does the ACLU object to the U.S. Coast Guard... [Archive] - Glock Talk

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cowboywannabe
08-03-2012, 12:21
being a branch of military and having police powers of arrest?

i see they are against S1867, but ive yet to find as strong an opposition to the USCG having essecncially the same powers already.

any ACLU folks care to comment?

thank you.

Gunnut 45/454
08-03-2012, 12:58
And where have you seen the USCG kicking in doors on American soil? There arrests are at sea. Any arrests at ports in the US have to be inconjunction with local LEO's. What's the matter your friendly drug cartel runner get picked up. Lost your shipment of MJ, got to pay more lately? Maybe you and the ACLU should demand the criminal Obamanation cartel should be jailed instead.:rofl:

cowboywannabe
08-03-2012, 13:11
And where have you seen the USCG kicking in doors on American soil? There arrests are at sea. Any arrests at ports in the US have to be inconjunction with local LEO's. What's the matter your friendly drug cartel runner get picked up. Lost your shipment of MJ, got to pay more lately? Maybe you and the ACLU should demand the criminal Obamanation cartel should be jailed instead.:rofl:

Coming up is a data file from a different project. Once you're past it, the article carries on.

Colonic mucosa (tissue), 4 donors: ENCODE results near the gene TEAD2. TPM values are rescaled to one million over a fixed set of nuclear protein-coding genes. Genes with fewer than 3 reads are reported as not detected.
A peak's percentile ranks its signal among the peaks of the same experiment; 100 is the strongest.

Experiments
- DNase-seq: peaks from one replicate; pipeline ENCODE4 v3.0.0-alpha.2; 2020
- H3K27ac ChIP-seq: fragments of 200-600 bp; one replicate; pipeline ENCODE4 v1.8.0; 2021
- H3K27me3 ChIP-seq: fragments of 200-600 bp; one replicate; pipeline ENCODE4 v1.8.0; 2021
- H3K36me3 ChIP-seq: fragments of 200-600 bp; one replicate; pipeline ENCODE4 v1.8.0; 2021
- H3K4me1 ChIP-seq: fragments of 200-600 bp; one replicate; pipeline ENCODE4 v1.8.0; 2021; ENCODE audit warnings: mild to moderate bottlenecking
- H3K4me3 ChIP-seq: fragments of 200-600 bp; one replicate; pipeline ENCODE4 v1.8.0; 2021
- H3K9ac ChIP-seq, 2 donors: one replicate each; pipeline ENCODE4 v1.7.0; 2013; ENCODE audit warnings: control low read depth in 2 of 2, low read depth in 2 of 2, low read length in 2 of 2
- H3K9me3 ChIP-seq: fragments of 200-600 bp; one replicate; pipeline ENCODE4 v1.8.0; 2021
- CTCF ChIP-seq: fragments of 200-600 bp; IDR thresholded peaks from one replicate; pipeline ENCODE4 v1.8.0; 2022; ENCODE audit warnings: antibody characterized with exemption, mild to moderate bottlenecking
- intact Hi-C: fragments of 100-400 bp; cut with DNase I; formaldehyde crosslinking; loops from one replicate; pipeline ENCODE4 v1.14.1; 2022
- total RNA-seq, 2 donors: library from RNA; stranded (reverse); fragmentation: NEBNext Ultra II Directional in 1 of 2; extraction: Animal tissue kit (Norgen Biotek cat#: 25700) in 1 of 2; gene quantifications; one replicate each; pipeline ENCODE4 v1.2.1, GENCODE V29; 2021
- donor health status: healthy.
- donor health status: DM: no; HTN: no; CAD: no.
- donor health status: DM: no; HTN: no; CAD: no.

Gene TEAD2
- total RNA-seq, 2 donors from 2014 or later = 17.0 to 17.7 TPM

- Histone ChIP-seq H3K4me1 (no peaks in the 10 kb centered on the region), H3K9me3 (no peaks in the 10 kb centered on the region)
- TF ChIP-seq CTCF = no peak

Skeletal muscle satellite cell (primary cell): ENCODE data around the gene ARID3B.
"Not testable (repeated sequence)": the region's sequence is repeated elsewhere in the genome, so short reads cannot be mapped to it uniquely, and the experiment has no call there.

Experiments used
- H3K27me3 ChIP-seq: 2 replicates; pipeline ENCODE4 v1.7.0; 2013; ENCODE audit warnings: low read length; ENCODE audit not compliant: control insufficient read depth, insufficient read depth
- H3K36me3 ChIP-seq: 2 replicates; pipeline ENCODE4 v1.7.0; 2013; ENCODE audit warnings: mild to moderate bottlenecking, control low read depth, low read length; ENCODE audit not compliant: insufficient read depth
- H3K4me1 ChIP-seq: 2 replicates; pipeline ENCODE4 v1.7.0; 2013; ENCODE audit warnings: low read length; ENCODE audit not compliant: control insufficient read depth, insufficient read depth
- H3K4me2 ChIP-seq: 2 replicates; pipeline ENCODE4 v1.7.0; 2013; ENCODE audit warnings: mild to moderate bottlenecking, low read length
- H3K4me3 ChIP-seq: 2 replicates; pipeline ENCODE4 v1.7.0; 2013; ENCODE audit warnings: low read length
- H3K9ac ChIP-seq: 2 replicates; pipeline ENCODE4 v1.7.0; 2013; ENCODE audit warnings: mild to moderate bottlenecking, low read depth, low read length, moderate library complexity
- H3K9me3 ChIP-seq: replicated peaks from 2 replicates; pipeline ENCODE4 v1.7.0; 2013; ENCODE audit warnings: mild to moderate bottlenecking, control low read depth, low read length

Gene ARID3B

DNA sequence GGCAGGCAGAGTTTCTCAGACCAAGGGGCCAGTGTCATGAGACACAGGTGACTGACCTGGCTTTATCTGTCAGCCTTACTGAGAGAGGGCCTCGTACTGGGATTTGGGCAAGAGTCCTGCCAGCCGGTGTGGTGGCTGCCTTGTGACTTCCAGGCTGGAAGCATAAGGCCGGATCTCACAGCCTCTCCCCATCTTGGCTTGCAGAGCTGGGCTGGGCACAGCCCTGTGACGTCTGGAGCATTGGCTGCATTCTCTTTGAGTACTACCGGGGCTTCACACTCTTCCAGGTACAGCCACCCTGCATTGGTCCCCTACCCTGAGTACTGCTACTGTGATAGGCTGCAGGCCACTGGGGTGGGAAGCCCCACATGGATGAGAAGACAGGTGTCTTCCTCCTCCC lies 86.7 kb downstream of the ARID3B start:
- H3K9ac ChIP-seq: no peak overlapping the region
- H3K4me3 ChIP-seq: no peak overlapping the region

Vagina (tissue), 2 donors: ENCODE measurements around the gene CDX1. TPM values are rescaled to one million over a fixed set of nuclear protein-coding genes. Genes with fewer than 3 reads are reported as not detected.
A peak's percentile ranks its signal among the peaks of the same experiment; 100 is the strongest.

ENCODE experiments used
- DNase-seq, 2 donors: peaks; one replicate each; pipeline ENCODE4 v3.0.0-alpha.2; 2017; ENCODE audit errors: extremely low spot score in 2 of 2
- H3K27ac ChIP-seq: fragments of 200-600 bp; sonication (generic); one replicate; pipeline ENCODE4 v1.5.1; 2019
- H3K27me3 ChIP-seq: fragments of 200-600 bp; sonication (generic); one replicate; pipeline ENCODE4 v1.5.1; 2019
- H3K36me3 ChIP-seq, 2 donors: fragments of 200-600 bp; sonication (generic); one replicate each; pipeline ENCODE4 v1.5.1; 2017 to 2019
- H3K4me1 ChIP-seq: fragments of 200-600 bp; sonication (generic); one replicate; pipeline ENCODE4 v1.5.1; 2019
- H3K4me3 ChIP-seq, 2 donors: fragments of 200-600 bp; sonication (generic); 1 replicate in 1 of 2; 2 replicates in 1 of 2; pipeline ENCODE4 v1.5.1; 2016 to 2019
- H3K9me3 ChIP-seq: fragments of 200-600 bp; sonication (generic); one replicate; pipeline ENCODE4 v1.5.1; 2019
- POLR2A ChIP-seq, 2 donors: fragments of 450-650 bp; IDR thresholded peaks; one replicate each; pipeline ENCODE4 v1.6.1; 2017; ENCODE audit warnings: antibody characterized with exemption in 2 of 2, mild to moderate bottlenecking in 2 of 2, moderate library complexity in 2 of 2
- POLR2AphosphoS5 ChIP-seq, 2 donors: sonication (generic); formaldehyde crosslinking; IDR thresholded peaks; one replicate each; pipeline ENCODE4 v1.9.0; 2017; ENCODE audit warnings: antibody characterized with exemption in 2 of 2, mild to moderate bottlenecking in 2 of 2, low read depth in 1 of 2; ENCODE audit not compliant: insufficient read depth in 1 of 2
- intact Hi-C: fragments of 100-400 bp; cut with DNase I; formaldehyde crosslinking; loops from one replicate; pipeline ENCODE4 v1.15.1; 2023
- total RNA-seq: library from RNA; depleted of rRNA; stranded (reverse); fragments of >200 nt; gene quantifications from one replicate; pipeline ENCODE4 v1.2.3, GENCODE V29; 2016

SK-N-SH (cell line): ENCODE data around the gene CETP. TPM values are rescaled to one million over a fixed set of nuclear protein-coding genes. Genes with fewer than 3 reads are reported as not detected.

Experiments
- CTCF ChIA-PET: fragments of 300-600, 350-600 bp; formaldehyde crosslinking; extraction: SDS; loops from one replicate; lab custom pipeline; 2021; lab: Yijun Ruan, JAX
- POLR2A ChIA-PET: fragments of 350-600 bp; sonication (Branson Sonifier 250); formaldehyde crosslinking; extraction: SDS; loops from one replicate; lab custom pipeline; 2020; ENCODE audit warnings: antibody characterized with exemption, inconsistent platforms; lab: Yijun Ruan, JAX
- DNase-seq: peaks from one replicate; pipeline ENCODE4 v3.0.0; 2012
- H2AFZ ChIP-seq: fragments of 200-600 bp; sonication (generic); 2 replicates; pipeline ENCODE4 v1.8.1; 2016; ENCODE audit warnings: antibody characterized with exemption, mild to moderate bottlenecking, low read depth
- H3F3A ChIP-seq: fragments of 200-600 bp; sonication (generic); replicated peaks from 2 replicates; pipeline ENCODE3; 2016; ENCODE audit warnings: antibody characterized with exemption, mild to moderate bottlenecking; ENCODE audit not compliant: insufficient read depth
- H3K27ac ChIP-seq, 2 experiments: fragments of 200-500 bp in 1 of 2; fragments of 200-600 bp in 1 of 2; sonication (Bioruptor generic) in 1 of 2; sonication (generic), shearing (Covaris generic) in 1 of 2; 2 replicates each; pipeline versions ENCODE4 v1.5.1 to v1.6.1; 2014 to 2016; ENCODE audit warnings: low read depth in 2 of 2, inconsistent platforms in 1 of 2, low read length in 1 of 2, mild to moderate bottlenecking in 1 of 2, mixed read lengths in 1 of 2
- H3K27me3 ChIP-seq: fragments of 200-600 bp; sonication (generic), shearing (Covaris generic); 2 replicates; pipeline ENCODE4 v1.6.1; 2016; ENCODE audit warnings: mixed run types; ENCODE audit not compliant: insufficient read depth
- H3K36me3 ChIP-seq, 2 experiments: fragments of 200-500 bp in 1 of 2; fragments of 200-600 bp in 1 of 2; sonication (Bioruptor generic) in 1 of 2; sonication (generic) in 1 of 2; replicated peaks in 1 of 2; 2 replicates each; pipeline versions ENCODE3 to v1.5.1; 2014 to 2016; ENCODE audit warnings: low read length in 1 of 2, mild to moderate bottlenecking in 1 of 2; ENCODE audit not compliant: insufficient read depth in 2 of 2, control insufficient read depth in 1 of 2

pick any body of commercially navigable water within the U.S. (San Fran Bay, the James River, Savanna Harbor, the Chessapeak Bay) the USCG can without probable cause or reasonable articulable suspicion; stop, board, detain you, and sebsequently arrest you upon findings of....they can suspend the 4th Amendment in U.S. waters and the high seas.

Gunnut 45/454
08-03-2012, 14:30
cowboywannabe
So you don't want the USCG to protect our nation from drug runners/smugglers/terrorist/pirates( yes there still are pirates) etc.
Remember key word in your last post "navigable water"!

http://www.ask.com/wiki/History_of_the_United_States_Coast_Guard

"The Coast Guard itself was moved to the Department of Transportation in 1967, and on 25 February 2003 it became part of the Department of Homeland Security. However, under 14 U.S.C. 3 as amended by section 211 of the Coast Guard and Maritime Transportation Act of 2006, upon the declaration of war and when Congress so directs in the declaration, or when the President directs, the Coast Guard operates as a service in the Department of the Navy."

Now I didn't know this! They are actually a DHS "law enforcement"!
So your point is mute!

cowboywannabe
08-03-2012, 22:06
cowboywannabe
So you don't want the USCG to protect our nation from drug runners/smugglers/terrorist/pirates( yes there still are pirates) etc.
Remember key word in your last post "navigable water"!

http://www.ask.com/wiki/History_of_the_United_States_Coast_Guard